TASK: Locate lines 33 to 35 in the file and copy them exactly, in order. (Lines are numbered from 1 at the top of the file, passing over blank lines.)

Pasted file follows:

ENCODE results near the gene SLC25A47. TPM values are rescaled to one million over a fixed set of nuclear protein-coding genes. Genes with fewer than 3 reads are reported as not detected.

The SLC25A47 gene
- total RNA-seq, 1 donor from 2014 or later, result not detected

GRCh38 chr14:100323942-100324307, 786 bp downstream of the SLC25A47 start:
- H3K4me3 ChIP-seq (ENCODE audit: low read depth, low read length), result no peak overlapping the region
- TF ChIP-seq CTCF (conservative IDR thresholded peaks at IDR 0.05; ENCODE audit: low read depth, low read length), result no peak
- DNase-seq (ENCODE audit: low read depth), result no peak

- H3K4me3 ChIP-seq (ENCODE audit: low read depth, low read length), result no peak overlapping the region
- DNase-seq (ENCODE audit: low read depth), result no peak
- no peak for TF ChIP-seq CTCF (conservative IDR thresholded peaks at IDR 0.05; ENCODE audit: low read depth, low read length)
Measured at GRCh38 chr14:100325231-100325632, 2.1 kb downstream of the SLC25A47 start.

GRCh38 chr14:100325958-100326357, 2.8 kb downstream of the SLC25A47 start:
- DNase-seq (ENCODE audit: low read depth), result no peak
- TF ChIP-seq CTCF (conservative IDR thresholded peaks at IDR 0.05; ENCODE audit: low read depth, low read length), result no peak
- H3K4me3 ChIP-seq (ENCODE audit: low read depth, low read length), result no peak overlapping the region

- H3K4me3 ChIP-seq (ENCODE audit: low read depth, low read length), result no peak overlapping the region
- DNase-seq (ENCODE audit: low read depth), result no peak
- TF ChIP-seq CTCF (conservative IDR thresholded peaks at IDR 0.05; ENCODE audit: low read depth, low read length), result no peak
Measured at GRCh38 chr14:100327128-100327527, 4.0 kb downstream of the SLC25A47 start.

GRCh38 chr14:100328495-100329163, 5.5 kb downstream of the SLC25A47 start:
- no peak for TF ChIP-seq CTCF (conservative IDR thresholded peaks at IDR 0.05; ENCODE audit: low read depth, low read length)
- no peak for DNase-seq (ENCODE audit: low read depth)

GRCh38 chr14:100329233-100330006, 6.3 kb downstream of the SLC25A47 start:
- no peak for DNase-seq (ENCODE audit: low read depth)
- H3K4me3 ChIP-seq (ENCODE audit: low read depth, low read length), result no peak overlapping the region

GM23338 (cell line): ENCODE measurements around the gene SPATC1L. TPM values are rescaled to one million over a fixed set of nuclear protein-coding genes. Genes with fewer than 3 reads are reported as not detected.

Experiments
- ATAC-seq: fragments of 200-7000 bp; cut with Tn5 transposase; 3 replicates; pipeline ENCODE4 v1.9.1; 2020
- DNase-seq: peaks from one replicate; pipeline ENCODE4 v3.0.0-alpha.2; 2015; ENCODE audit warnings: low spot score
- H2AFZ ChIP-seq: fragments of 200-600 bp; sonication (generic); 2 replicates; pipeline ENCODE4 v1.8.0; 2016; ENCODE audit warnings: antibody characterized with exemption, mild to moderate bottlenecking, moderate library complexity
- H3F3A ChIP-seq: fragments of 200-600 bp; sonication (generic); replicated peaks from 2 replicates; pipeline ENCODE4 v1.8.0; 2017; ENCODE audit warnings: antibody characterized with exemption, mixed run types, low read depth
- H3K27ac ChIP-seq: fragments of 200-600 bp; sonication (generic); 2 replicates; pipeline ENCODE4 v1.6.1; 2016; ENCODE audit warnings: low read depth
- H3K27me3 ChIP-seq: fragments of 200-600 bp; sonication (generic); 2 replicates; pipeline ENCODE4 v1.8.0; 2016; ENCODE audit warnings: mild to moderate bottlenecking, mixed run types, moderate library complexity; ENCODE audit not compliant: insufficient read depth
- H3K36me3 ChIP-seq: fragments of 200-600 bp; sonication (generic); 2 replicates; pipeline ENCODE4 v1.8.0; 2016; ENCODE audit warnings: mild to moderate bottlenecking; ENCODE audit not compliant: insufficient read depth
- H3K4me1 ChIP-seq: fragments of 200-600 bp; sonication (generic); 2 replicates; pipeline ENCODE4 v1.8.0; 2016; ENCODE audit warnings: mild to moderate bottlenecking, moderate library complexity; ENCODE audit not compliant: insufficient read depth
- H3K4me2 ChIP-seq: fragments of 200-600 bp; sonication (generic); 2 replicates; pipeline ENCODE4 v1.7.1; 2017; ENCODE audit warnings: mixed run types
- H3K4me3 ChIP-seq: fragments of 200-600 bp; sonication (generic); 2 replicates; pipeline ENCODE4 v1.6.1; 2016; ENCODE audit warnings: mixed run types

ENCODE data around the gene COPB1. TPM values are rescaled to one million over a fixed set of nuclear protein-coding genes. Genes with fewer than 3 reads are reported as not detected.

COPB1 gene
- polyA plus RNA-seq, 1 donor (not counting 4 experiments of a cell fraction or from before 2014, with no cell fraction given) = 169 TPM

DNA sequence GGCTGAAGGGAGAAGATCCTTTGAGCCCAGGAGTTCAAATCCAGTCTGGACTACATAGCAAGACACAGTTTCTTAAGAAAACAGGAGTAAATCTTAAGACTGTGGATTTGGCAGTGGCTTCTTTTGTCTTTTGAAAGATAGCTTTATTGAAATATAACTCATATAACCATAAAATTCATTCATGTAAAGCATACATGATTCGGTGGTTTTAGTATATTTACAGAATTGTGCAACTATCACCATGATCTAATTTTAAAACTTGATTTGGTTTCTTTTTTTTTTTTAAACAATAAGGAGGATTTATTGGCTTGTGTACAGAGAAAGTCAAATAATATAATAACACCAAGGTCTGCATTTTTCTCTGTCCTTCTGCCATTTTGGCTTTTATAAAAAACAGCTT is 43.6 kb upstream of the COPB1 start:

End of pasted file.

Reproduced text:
- H3K27me3 ChIP-seq: fragments of 200-600 bp; sonication (generic); 2 replicates; pipeline ENCODE4 v1.8.0; 2016; ENCODE audit warnings: mild to moderate bottlenecking, mixed run types, moderate library complexity; ENCODE audit not compliant: insufficient read depth
- H3K36me3 ChIP-seq: fragments of 200-600 bp; sonication (generic); 2 replicates; pipeline ENCODE4 v1.8.0; 2016; ENCODE audit warnings: mild to moderate bottlenecking; ENCODE audit not compliant: insufficient read depth
- H3K4me1 ChIP-seq: fragments of 200-600 bp; sonication (generic); 2 replicates; pipeline ENCODE4 v1.8.0; 2016; ENCODE audit warnings: mild to moderate bottlenecking, moderate library complexity; ENCODE audit not compliant: insufficient read depth